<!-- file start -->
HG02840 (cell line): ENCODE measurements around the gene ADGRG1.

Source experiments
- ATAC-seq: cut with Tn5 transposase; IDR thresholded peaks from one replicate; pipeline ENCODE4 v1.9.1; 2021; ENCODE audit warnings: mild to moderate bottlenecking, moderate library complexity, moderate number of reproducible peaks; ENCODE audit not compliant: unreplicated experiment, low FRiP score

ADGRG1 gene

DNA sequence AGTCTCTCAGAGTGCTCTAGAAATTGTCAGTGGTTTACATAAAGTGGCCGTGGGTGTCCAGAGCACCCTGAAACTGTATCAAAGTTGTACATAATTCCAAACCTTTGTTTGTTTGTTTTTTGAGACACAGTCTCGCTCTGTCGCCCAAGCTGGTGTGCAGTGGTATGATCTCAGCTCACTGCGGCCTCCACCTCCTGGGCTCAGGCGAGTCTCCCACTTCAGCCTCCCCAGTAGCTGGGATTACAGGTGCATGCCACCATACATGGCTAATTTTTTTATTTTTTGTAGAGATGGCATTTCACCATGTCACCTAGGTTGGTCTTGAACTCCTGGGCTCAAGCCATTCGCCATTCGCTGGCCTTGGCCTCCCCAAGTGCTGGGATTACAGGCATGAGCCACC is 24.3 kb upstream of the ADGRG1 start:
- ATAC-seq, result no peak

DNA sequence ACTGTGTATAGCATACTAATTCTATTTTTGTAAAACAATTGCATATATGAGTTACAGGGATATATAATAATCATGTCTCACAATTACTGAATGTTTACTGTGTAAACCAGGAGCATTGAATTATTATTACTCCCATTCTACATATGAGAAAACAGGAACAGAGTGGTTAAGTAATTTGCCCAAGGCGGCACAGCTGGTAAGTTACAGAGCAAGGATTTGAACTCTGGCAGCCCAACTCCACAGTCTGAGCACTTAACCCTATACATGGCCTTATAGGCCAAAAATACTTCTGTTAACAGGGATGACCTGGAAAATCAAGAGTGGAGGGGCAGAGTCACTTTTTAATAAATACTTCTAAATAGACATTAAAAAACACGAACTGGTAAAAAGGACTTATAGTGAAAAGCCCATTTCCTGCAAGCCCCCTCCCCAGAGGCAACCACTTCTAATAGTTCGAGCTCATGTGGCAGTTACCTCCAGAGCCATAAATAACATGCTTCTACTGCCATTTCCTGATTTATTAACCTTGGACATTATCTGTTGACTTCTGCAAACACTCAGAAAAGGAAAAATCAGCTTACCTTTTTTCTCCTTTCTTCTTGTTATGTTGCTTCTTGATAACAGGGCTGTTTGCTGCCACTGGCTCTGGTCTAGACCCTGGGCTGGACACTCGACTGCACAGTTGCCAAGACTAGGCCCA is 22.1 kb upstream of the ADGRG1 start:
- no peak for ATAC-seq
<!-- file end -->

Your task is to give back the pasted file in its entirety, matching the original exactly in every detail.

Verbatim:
HG02840 (cell line): ENCODE measurements around the gene ADGRG1.

Source experiments
- ATAC-seq: cut with Tn5 transposase; IDR thresholded peaks from one replicate; pipeline ENCODE4 v1.9.1; 2021; ENCODE audit warnings: mild to moderate bottlenecking, moderate library complexity, moderate number of reproducible peaks; ENCODE audit not compliant: unreplicated experiment, low FRiP score

ADGRG1 gene

DNA sequence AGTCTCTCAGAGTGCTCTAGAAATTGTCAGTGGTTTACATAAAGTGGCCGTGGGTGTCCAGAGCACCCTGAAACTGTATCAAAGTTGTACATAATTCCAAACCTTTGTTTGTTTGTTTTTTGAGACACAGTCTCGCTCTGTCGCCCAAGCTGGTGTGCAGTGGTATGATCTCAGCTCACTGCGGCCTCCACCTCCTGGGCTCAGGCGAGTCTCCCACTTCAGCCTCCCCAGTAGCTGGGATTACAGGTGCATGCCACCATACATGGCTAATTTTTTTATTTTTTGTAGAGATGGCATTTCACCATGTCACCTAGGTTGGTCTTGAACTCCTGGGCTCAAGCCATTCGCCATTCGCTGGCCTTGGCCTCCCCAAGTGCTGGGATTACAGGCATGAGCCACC is 24.3 kb upstream of the ADGRG1 start:
- ATAC-seq, result no peak

DNA sequence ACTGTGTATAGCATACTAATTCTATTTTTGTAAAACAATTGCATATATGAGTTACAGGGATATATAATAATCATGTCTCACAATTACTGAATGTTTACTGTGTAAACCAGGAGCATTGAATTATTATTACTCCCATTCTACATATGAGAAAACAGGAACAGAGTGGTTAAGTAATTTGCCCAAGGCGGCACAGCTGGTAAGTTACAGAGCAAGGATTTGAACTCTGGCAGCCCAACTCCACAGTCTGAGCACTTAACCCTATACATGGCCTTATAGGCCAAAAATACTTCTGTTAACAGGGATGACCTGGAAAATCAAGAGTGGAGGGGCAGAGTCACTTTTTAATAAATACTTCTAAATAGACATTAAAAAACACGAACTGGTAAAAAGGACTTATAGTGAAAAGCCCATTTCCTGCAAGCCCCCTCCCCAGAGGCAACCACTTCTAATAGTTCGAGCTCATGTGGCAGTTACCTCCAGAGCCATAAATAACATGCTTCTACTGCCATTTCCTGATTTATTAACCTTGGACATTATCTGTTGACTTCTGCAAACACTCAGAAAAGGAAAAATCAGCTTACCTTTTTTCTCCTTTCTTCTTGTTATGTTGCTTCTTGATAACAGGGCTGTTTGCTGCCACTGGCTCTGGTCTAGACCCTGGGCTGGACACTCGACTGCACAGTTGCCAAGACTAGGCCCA is 22.1 kb upstream of the ADGRG1 start:
- no peak for ATAC-seq